Although Super Mario Bros. was not the only videogame adaptation to be a critical and commercial failure, by virtue of being “the first” it exists as a perpetual reminder that videogame adaptation is difficult and often disappointing. Despite its failure at the box office, movie studios quickly exploited videogame adaptations to entice videogame players into cinemas and allowed the videogame industry the opportunity to license their franchises out with little to lose (Picard: 2008: 295). As a result, Hollywood continues to attract reasonable budgets and high-profile actors and production stuff to videogame adaptations despite the genre “[failing] to receive much in the way of critical or commercial success” and Uwe Boll’s ill-received contributions (ibid). However, while it’s true that the film has many differences from its source material and isn’t much more than a fun kids adventure, that doesn’t necessarily make it “bad”; it’s like a live-action cartoon and, when your source material is a chubby plumber bouncing on the heads of malevolent mushrooms, what else do you really expect?
Bob Hoskins may have spoken out against the film in the years since it released but, whatever his demeanour and mindset on set, he is absolutely fantastic in the role of Mario; the plumber brothers are introduced as normal, everyday working men who are behind on their rent, drive a clapped-out van, and are constantly being scuppered by Anthony Scapelli (Gianni Russo). While Luigi is the young, lazy, overly enthusiastic and imaginative of the two, Mario is the older, more cynical and jaded brother; Luigi is a day dreamer, who is open to all possibilities and probabilities while Mario is realistic and grouchy, concerned about their lack in income and their sustainability. Due to the absence of their parents, Mario has had to fulfil the role of mother, father, and brother to Luigi, raising him since he was a kid and his priority, above all other concerns, is Luigi’s welfare; this manifests itself in a number of ways, from berating his younger brother for his reckless ways and daydreaming, encouraging him to keep his feet on the ground and be realistic and serious for a change, to literally holding Luigi in check physically and emotionally. While Luigi somewhat resents Mario’s constant over-protectiveness and influence on his life, he is also heavily reliant upon his brother; Luigi isn’t much of a plumber and is more like Mario’s apprentice and assistant (he knows the tools and the trade but lacks confidence in tackling big plumbing jobs by himself) and is far my awkward around women compared to his older, far more confident brother. Still, the chemistry between both actors is immediately believable; I totally buy that these two are brothers who wind each other up and get on each other’s nerves in other ways but, nevertheless, share a real bond, their banter is amusing and realistic and, best of all, while they argue and disagree a lot, they never have a big, cliché falling out or anything like that and Mario is always extremely supportive of his younger brother even while he despairs over Luigi’s immaturity.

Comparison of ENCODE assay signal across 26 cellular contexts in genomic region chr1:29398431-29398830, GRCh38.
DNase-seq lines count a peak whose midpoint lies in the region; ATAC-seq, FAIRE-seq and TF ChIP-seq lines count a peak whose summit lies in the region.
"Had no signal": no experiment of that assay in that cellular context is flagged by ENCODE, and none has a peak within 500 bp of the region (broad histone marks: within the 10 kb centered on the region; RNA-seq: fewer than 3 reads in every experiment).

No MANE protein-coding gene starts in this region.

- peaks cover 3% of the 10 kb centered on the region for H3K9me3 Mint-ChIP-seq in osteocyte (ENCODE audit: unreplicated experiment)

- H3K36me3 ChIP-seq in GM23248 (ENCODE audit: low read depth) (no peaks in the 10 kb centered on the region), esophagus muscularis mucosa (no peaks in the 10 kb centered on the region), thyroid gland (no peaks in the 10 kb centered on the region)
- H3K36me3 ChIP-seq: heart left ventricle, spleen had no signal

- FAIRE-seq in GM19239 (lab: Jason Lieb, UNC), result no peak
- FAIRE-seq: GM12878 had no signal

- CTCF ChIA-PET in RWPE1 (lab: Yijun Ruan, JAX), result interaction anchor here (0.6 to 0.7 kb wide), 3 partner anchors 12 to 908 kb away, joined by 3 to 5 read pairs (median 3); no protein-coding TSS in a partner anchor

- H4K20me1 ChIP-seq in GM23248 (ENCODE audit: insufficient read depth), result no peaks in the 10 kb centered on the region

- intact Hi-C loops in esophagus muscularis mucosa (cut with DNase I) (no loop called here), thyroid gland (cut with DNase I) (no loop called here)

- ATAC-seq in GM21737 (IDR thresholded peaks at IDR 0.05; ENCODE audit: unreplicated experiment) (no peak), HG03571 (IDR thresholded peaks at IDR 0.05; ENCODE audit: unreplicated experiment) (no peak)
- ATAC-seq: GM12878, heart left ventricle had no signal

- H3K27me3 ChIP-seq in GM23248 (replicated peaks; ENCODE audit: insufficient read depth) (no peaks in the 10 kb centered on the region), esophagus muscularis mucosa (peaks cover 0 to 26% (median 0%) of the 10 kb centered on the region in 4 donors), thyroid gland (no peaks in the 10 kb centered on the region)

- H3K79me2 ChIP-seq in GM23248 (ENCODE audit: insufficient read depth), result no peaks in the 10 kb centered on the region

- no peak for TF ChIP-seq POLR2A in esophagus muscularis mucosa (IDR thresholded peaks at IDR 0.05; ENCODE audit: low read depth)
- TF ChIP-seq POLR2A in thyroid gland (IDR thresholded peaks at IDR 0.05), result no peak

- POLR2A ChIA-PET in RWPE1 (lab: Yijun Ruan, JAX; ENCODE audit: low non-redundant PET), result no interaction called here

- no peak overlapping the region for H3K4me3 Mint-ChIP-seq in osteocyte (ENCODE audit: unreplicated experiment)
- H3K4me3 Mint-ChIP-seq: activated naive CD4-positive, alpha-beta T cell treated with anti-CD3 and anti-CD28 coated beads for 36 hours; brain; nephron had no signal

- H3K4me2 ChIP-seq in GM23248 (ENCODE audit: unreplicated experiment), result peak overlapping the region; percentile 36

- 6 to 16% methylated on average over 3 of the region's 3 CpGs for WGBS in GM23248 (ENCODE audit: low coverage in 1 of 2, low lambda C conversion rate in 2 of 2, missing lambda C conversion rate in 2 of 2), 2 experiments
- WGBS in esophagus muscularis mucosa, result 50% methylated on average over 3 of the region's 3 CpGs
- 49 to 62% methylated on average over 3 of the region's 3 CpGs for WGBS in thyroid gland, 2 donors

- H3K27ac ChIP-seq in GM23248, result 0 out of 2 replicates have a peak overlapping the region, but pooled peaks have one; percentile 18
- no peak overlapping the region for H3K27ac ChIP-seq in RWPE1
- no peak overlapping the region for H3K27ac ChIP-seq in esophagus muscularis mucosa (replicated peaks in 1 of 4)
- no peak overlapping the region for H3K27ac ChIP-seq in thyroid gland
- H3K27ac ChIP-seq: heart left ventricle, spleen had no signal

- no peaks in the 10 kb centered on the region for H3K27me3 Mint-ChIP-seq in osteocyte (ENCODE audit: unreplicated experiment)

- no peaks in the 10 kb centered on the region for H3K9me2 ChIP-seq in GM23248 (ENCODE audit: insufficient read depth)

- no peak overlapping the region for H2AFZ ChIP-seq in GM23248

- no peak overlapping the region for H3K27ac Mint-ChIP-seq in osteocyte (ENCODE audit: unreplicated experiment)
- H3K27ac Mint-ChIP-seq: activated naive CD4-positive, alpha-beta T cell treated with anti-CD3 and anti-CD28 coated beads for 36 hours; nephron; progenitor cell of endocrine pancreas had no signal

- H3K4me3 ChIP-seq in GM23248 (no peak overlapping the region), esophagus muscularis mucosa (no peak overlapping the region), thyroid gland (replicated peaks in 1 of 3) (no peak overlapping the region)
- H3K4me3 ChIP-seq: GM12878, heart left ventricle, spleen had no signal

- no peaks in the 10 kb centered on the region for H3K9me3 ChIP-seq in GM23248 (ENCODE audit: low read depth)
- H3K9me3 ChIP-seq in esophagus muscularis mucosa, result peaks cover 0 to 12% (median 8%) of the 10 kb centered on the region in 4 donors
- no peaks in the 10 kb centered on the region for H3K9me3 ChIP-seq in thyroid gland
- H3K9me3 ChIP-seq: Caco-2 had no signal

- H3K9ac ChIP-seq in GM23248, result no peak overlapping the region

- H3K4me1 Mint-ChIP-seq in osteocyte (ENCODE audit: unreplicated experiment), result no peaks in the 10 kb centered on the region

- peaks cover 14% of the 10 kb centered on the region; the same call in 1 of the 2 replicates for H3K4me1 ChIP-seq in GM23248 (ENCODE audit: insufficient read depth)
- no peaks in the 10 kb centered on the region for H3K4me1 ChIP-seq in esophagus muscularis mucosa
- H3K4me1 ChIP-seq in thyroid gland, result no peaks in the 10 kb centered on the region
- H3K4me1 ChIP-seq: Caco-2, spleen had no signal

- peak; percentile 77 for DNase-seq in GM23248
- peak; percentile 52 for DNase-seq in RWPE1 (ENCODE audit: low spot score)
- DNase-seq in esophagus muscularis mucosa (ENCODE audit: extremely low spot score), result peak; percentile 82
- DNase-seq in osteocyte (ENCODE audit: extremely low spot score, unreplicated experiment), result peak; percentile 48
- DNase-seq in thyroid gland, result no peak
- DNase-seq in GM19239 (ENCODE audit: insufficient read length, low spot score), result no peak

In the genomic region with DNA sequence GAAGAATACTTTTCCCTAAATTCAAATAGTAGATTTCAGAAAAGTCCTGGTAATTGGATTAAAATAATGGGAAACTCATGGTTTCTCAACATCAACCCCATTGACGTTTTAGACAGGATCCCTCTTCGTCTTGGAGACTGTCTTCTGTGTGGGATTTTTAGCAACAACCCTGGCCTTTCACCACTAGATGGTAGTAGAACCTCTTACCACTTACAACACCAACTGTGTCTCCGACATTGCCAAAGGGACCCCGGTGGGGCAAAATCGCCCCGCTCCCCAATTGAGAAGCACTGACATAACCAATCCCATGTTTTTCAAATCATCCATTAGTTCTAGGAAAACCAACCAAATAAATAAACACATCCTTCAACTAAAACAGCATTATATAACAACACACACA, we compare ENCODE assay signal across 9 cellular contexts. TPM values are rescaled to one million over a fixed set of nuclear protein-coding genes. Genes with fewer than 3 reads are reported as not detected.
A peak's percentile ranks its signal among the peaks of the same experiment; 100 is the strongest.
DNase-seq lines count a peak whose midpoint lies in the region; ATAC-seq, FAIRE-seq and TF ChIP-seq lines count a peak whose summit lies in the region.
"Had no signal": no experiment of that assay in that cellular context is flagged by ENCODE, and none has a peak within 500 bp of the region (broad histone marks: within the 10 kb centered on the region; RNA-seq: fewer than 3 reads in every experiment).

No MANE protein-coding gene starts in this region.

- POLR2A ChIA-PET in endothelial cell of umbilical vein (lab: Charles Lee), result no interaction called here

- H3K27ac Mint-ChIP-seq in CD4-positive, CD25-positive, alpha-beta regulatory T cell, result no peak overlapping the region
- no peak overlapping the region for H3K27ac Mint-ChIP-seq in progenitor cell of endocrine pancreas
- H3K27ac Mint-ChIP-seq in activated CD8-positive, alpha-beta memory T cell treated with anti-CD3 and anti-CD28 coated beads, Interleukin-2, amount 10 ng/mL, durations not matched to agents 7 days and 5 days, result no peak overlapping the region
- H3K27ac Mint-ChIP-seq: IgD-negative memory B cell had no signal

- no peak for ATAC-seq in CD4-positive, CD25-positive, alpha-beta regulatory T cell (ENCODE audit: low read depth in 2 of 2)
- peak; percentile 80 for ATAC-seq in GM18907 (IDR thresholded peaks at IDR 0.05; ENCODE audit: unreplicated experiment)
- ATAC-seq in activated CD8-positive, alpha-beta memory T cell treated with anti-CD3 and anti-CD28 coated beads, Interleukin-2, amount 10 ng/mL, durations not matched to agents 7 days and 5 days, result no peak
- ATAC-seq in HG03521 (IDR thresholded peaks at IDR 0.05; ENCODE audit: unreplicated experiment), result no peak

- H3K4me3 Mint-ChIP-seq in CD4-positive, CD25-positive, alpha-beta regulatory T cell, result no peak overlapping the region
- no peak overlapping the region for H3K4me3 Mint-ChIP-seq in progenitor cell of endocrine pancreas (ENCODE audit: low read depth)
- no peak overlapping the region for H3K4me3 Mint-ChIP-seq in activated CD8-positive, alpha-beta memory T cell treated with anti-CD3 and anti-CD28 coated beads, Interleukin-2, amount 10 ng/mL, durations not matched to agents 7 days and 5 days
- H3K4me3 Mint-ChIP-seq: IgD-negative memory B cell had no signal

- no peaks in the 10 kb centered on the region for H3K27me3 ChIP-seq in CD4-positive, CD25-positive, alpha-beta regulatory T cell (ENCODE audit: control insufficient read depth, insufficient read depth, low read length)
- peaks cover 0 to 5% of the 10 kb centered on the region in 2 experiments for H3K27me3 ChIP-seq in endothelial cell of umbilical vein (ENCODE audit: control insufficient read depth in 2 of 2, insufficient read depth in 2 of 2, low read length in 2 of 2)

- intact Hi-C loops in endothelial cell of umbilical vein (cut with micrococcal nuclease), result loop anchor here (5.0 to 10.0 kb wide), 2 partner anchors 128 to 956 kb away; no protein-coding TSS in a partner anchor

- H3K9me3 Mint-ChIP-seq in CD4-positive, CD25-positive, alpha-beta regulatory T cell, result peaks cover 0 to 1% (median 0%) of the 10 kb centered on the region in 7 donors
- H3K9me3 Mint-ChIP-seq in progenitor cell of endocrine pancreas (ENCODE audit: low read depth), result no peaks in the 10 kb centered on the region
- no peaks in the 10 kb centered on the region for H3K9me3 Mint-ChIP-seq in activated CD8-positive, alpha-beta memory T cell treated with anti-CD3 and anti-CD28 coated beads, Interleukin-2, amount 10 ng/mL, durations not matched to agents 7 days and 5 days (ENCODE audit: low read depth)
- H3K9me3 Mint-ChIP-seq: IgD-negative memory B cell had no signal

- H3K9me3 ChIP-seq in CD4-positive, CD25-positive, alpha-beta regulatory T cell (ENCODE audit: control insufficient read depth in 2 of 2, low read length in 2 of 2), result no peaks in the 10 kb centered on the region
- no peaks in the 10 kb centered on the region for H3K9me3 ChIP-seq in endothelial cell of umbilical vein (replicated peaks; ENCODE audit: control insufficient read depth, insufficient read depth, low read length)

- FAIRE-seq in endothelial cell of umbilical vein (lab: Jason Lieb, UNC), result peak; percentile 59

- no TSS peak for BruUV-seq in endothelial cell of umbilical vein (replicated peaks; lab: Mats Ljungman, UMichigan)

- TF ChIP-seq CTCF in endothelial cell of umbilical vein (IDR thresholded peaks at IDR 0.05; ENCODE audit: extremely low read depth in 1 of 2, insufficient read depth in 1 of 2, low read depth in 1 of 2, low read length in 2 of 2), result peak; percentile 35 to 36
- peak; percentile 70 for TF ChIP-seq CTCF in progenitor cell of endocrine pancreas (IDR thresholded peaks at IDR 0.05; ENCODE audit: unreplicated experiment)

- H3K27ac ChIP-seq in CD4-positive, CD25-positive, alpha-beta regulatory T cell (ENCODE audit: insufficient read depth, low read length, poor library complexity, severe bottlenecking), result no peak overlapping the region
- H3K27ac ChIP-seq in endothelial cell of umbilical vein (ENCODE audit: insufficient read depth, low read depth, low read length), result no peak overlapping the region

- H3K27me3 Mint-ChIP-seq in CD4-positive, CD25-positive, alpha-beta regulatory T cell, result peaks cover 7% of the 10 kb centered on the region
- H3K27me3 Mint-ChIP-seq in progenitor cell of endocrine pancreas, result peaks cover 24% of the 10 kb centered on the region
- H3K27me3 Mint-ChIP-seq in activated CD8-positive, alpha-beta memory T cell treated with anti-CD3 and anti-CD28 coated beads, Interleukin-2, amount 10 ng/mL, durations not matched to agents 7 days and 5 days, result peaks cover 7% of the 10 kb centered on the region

Furthermore, Mario is given a crippling fear of heights (kind of ironic, you could argue, given the amount of jumping his videogame counter parts takes part in), meaning that he relies on his fearless younger brother when it comes to taking literal leaps of faith; additionally, Mario learns to adopt many of Luigi’s more open-minded characteristics by the conclusion of the film and grows from a reluctant hero to a willing hero, immediately jumping into action to assist Daisy when she pops up for the film’s conclusion. Speaking of which, Daisy is a serviceable enough character for the most part. Like Luigi, she’s an orphan but, unlike him, she’s been driven by an insatiable enthusiasm for dinosaurs and bones and struggled with her identity after she was abandoned as a child (…well, egg, to be more precise). Luigi is instantly enamoured by her based on her beauty and, later, her commitment to this cause and she seems taken by his enthusiasm and awkwardness. While she is able to speak up for herself and is largely calm and emotionally stable, she’s little more than a damsel in distress and doesn’t transform into a proactive heroine until the film’s sequel-bait ending. She directs the brothers when they come to rescue her and sets Yoshi free from his bindings but she doesn’t really factor into the finale in a meaningful way beyond being the only one physically capable of interacting with the meteorite (why, though, is never really explained).